The Coronavirus Is Spreading Fast in Europe

March 11, 2020 Topic: Health Region: Europe Blog Brand: The Buzz Tags: CoronavirusHealthEuropeGermanyEconomy

The Coronavirus Is Spreading Fast in Europe

As the coronavirus is declared by the World Health Organization to officially be a “pandemic,” European leaders are beginning to come to terms with the ramifications of the spread of the disease.

As the coronavirus is declared by the World Health Organization to officially be a “pandemic,” European leaders are beginning to come to terms with the ramifications of the spread of the disease.

“The virus has arrived,” announced German Chancellor Angela Merkel, who warned that two-thirds of Germans may be in effected by the time the outbreak is brought under control.

“[W]e must make sure that we protect these people [the elderly] and slow the expansion of the virus,” Merkel announced, although her government had been slow to respond up to this point. Germany currently has over a thousand positive cases of coronavirus and has suffered two deaths.

Merkel, who announced in 2018 that she will not seek reelection as Chancellor in 2021, did not announce any new quarantine measures to abet the spread of coronavirus. The federal government has had difficulty pressuring local governments to suspend events where large amounts of people will be in attendance. Massive soccer games have continued as planned.

The warning Merkel gave, that two-thirds of the over eighty million Germans could be infected unless a vaccine is developed in time, would be a level of public health crisis not seen in decades. According to Germany’s Health Minister Jens Spahn, the country only possesses 28,000 intensive-care beds. And even then, only 25,000 of them have ventilation capacity (a requirement for combatting coronavirus) and most are already in use.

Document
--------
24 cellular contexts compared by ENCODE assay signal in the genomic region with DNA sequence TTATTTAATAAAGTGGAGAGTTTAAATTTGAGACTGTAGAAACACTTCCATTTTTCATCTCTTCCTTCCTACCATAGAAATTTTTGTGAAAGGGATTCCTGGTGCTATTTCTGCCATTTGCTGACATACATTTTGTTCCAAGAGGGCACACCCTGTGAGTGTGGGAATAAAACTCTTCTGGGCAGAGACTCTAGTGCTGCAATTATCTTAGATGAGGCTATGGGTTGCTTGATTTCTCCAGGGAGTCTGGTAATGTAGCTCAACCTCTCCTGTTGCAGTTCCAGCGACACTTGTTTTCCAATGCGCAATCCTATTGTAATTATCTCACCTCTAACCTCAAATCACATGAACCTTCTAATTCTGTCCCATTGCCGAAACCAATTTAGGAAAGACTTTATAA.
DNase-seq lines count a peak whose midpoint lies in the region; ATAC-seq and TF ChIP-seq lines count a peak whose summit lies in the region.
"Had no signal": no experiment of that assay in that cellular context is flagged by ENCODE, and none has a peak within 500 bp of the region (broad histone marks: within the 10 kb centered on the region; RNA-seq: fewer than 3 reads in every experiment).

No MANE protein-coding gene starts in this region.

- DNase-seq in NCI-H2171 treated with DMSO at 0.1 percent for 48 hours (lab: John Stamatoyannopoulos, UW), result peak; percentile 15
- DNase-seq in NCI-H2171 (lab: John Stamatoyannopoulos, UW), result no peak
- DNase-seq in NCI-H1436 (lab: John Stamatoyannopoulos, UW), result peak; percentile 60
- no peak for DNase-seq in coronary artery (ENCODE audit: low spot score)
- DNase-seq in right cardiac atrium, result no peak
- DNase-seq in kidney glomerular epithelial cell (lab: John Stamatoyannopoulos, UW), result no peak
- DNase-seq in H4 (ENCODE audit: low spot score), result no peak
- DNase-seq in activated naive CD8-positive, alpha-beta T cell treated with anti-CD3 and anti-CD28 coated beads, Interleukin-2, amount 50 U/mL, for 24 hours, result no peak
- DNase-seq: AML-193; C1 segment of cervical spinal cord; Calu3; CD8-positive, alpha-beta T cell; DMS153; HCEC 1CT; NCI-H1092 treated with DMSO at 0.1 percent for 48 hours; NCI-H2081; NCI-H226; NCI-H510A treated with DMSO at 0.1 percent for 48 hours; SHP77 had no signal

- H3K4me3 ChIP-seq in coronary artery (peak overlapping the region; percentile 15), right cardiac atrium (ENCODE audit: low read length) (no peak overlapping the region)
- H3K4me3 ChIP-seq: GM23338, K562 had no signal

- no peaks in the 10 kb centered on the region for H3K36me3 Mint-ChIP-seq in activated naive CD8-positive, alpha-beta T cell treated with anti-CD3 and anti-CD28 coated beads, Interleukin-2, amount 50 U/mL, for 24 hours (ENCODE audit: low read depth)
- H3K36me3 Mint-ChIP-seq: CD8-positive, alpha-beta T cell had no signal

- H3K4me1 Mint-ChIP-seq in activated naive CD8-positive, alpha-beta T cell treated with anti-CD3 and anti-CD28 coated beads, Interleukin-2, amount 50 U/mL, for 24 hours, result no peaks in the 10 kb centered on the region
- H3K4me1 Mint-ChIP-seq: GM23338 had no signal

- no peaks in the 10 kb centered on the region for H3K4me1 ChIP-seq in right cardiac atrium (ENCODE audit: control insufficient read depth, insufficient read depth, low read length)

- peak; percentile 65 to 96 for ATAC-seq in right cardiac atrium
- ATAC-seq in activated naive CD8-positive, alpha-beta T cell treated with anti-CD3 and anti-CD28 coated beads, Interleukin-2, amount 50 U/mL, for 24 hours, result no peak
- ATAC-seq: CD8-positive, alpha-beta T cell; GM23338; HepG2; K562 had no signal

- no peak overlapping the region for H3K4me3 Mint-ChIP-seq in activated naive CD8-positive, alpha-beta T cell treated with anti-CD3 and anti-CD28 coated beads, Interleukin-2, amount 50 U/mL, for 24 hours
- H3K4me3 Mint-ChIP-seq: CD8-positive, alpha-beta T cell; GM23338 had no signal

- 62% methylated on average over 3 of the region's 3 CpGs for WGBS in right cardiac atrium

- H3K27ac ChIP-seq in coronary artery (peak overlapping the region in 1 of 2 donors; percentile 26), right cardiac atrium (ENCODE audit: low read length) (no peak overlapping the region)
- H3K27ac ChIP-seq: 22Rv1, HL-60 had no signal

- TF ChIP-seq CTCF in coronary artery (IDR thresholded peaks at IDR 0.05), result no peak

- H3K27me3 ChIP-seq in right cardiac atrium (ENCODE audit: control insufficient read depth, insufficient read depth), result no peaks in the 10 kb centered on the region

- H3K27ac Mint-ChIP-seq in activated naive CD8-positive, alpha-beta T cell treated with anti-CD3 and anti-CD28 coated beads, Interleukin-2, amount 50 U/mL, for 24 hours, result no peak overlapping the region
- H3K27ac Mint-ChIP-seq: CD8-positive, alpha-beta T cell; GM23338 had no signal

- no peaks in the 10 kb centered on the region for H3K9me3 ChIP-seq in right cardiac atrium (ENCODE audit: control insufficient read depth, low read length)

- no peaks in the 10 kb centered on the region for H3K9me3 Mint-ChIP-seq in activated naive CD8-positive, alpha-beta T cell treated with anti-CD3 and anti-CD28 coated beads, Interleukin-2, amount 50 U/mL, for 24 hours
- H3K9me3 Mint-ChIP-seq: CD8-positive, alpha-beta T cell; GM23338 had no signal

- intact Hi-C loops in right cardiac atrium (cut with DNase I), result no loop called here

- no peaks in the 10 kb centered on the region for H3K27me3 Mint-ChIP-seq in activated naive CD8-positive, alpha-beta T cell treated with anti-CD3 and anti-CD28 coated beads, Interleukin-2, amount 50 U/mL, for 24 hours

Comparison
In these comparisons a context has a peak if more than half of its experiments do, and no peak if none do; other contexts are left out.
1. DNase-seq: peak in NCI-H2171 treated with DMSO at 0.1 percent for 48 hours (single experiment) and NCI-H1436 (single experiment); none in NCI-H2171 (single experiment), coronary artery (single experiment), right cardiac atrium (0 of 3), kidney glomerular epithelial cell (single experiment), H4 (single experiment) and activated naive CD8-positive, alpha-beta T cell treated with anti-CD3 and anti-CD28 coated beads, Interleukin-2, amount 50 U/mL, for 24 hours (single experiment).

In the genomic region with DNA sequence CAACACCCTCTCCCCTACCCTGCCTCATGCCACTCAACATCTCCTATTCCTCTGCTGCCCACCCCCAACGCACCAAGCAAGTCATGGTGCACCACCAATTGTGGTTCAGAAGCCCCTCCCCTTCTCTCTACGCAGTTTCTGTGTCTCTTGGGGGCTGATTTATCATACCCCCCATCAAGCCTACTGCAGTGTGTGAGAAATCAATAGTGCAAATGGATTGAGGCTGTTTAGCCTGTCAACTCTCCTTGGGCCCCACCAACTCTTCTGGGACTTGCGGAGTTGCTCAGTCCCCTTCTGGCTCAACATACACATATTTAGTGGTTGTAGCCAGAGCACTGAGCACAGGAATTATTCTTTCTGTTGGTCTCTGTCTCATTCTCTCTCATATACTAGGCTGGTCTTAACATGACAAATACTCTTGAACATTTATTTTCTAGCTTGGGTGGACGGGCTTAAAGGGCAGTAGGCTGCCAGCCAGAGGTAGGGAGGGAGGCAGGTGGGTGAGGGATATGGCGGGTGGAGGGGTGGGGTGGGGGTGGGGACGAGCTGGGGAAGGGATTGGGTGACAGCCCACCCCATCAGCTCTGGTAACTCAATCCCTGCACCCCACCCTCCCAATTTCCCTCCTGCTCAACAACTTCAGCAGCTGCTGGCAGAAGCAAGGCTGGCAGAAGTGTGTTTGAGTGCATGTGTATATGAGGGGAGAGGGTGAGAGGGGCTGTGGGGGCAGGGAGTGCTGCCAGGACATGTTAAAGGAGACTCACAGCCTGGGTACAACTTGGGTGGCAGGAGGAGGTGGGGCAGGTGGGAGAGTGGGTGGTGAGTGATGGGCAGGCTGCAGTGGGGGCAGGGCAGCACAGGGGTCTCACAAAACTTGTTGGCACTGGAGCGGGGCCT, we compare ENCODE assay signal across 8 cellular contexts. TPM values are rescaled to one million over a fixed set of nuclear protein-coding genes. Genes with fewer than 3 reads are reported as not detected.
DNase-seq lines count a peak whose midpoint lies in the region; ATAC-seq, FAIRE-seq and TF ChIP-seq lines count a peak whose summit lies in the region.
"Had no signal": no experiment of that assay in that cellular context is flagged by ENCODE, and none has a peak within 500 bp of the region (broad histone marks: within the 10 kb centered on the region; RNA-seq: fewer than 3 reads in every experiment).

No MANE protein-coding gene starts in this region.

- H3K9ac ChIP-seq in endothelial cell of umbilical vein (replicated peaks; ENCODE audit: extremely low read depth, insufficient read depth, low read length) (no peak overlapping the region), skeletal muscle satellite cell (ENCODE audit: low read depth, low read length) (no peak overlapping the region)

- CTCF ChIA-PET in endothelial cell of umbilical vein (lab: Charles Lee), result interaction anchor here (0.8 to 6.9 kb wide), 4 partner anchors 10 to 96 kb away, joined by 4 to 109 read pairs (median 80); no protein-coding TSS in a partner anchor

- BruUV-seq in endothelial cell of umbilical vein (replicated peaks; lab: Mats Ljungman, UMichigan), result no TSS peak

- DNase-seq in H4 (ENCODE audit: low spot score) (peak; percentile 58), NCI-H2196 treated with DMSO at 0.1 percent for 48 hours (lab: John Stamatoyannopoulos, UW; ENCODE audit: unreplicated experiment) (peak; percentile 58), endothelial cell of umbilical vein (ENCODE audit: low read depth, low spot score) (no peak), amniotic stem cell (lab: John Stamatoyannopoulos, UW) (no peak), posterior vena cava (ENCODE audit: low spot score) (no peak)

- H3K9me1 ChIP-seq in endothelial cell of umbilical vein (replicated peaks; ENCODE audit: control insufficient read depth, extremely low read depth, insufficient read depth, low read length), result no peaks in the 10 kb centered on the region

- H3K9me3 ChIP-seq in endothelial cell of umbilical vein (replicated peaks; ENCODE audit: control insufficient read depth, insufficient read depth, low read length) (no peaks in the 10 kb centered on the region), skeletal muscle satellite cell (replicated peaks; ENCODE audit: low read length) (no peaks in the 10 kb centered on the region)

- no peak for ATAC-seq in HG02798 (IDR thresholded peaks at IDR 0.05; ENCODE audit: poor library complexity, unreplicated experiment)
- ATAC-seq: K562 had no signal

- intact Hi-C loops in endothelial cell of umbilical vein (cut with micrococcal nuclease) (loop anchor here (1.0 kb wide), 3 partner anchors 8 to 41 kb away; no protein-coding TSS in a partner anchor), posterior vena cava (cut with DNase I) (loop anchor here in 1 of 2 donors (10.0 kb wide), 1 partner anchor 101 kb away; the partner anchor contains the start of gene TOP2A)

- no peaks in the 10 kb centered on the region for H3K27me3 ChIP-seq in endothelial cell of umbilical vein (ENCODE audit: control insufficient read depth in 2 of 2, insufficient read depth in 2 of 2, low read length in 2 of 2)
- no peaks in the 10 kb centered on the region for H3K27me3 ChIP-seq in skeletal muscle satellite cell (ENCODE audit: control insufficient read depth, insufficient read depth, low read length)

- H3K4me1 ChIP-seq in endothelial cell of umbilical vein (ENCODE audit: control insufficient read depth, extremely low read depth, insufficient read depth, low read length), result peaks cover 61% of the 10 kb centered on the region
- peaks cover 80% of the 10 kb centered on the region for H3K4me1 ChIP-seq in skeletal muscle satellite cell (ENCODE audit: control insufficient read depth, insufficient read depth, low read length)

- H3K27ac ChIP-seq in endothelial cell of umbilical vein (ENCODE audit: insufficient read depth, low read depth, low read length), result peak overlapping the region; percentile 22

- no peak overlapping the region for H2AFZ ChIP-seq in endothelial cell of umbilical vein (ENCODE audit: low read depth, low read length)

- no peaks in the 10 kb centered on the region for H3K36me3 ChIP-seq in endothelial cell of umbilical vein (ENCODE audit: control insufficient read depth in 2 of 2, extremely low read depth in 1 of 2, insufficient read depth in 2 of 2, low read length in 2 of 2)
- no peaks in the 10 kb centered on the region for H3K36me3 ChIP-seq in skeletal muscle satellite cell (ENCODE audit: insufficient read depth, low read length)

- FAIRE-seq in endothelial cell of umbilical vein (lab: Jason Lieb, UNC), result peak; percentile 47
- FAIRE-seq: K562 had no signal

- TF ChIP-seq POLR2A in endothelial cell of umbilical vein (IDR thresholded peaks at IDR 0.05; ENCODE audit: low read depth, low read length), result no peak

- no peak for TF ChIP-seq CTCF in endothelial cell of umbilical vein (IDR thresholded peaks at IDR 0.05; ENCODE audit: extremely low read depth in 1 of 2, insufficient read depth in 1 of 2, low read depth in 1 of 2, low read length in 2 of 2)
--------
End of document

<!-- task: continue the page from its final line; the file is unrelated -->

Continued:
Likewise, Ireland appears wholly unprepared for the pandemic just reaching their shores. “I’m afraid Ireland is going to get crushed by this. A caretaker government manning a state with little capacity for authoritative action and an existing shortage of hospital beds,” observed Irish-American commentator Michael Brendan Dougherty.

Northern Ireland and the Republic of Ireland have a total of 34 cases of coronavirus. Today it was announced the republic had its first death from the disease, the origins of which trace to the outbreak in northern Italy. "We continue our efforts to interrupt the transmission of this virus. It will take all of us, collectively, to succeed. Please continue to follow public health advice,” urged Dr. Tony Holohan, Ireland’s Chief Medical Officer.

The Prime Minister of Ireland remains Leo Varadkar, who resigned following the 2020 election but still holds power as a caretaker. This makes political action on behalf of the Irish government difficult.

Italy has surpassed over 10,000 infected, with 628 deaths. 168 of those deaths occurred in the past twenty-four hours, after Italy announced restrictions that placed the entire country (with a population of over sixty million) on a total lockdown. 5% of the cases affect people under the age of thirty, and the total number includes several dozen children.

Italy has received little to no assistance from the other European nations (one of the few actions Germany has taken is to temporarily ban the export of medical equipment), but the Italians are expecting shipments of masks and ventilators from China (the virus’ origin).

Hunter DeRensis is the senior reporter for the National Interest. Follow him on Twitter @HunterDeRensis.

Image: People stand at a bus stop on Kurfuerstendamm boulevard as Berlin authorities took new measures to cancel events with over 1,000 people because of the coronavirus disease (COVID-19) in Berlin, Germany, March 11, 2020. Picture taken with thermal imaging camera. REUTERS/Fabrizio Bensch